Whirlwind: Shanghai to Paris


Posted by Bao on Wednesday, January 11th, 2006

To relieve some of the emotional suckiness involved with leaving Shanghai, we lucked out and had defective televisions on the flight over to Paris, so we were moved into first class. Damn, have any of you ever flown first class on British Airways? They are like the ultimate lounge chair, with so much space and room that you can adjust the seat so low and so flat that it is basically a bed. I honestly don’t know how rich people can ever get bored.

The last person I heard speak Chinese was our waitress at the café in the airport, she spoke in such a cheerful and blazingly rapid-fire flow, like a happy auction barker cheerfully machine-gun-spitting our order back to us, that I was instantly charmed. I miss hearing Chinese, I miss being around Asian people and the unexplainable comfort of Shanghai, so much that when we walked about today in Paris, I wanted to introduce myself to every Asian person that I saw and beg them to take me in as their friend, their wayward yellowbrown cousin, fellow brother traveler, anything.

Our apartment is located on one of those narrow winding streets filled with cafes, boutiques, and hip people smoking cigarettes. The building is over 3 centuries old, and the room itself is a gorgeous loft filled with jagged and rough wood beams covered in a fresh coat of white paint, looking more like an exposed skeleton than architecture. The hardwood floors are pristine and gleaming, the walls painted a bright boisterous yellow, so these elements combined with the ragged wood beams makes the place feel storied and modern, clean and comfortable, cutting edge and cozy.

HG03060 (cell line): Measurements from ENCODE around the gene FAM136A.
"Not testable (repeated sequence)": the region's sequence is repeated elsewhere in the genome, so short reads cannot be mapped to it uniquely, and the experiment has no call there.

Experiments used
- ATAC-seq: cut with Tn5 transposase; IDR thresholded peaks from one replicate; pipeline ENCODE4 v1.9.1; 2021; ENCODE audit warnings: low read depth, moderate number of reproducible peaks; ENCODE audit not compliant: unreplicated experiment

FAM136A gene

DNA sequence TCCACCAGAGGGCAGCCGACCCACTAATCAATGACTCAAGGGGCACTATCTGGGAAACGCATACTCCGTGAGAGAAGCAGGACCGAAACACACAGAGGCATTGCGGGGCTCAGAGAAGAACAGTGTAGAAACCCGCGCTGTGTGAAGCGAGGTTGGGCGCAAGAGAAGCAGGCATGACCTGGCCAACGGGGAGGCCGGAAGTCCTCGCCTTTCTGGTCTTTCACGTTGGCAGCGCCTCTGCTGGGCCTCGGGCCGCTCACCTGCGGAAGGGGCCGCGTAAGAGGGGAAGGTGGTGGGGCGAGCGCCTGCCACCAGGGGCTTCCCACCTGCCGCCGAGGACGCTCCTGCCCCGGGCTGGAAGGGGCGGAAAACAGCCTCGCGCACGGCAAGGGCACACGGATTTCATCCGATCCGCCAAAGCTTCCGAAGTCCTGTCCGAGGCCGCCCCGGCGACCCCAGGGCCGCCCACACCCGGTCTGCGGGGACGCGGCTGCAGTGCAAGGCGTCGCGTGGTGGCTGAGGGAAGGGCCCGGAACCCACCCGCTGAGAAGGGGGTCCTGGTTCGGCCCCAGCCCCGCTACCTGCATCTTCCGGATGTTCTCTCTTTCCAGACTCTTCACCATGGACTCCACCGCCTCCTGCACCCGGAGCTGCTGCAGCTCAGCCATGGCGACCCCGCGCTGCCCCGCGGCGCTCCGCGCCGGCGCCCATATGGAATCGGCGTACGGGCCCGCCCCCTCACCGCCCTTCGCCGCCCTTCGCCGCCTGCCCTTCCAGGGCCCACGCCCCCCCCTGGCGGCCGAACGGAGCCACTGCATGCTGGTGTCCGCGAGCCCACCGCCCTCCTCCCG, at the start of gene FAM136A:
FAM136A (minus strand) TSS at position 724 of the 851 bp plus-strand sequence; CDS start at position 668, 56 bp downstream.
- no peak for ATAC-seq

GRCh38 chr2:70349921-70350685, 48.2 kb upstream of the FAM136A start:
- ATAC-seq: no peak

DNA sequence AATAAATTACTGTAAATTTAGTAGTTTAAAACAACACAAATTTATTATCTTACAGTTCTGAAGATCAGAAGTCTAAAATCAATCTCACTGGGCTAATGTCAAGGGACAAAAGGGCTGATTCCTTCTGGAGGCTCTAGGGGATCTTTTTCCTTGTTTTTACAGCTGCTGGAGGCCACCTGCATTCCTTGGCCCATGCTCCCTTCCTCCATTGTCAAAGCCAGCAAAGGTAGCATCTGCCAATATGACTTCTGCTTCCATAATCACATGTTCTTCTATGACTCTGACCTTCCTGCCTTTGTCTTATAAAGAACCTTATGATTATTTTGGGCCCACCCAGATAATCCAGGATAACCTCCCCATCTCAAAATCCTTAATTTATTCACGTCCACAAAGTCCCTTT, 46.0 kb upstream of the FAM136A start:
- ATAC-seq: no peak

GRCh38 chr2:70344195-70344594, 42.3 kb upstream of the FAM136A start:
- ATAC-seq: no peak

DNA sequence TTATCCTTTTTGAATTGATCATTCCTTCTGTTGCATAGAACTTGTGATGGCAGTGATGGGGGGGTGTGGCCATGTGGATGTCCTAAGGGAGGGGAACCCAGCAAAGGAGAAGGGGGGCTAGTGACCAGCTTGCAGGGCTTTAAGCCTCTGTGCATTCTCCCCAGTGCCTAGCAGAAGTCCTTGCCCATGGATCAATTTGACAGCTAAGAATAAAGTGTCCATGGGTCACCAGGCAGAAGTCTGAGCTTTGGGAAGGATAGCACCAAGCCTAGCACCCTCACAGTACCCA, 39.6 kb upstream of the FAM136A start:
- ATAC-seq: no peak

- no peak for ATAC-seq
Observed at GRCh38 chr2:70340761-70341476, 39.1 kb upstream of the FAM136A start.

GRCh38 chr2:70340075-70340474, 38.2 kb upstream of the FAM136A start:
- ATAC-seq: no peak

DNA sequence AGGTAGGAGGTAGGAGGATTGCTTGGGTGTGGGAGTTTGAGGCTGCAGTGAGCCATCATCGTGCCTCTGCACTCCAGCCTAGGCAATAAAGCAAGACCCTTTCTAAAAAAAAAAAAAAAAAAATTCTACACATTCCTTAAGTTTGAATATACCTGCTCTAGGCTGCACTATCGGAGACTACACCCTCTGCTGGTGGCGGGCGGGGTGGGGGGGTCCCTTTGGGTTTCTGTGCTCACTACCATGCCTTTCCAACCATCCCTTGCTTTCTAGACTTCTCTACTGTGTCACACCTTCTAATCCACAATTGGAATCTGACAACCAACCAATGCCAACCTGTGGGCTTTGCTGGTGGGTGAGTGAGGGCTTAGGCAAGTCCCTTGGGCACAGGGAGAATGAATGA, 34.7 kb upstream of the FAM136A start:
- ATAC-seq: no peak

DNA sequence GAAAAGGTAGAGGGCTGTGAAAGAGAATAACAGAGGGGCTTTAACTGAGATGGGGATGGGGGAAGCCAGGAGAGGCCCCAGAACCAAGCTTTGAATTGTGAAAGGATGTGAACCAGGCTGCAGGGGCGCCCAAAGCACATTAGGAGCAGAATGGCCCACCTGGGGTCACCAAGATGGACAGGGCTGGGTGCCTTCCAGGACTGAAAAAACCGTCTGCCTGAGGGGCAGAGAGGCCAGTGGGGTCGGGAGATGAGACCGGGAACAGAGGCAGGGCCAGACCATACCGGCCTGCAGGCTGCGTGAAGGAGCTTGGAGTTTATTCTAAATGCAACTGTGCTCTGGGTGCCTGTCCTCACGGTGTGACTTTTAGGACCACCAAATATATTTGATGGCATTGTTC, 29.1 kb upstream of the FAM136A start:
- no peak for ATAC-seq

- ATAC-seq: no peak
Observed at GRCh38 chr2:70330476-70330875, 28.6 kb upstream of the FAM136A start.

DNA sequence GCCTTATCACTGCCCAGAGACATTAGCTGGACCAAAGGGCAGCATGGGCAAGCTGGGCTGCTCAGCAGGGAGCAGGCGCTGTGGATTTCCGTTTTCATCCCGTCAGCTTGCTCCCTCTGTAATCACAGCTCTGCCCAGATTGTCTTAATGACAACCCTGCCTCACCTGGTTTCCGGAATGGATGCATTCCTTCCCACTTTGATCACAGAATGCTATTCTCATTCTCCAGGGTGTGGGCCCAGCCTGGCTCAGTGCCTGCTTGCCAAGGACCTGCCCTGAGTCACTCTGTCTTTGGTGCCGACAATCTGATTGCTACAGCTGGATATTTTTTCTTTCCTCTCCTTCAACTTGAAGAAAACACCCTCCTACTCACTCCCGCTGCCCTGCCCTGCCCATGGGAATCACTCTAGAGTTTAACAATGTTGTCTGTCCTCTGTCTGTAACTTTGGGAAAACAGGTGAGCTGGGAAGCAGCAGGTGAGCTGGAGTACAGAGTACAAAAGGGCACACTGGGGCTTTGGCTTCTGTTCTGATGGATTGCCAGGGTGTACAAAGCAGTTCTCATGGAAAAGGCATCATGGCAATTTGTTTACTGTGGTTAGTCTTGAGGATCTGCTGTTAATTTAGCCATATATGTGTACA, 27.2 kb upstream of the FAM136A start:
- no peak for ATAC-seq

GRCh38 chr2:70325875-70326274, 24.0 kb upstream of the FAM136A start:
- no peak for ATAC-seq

We spent all day filming and have already gotten an earful from various French citizens about the U.S. and Americans, though folks have not yet been as negative or unfriendly as we were warned they would be. We only arrived late last night and we’ve already spent a very, very long day filming, but it’s exciting that the opinions are already flowing so rapidly, that we’ve already gotten so much good material to pick through. It seems my role as ‘interviewer’ is a little easier here in France, as it has not been difficult to get long and honest critical opinions about the US from the various people we’ve spoken to, but a lot of that has to do with, I believe, Eurocentrism and ‘1st world’ conceits, not to mention the privilege of information.

On my solo walk this evening, it was hard to overcome the romantic feelings I got walking alone down the winding rainy roads of Paris, stopping into the cafes and boutiques, buying tabouli from the Lebanese guys who benevolently chastise me for speaking English in France. This city is legendary, I’ve been taught that it is the great city of art and culture, society and fashion. Then there’s the Viet part of me, that reminds me, these are the people that colonized mine, and then there’s the matter of the riots that happened here very recently. It’s all very complicated, I’m trying to stay open, and I’m more than a little bit anxious to see how this all plays out.

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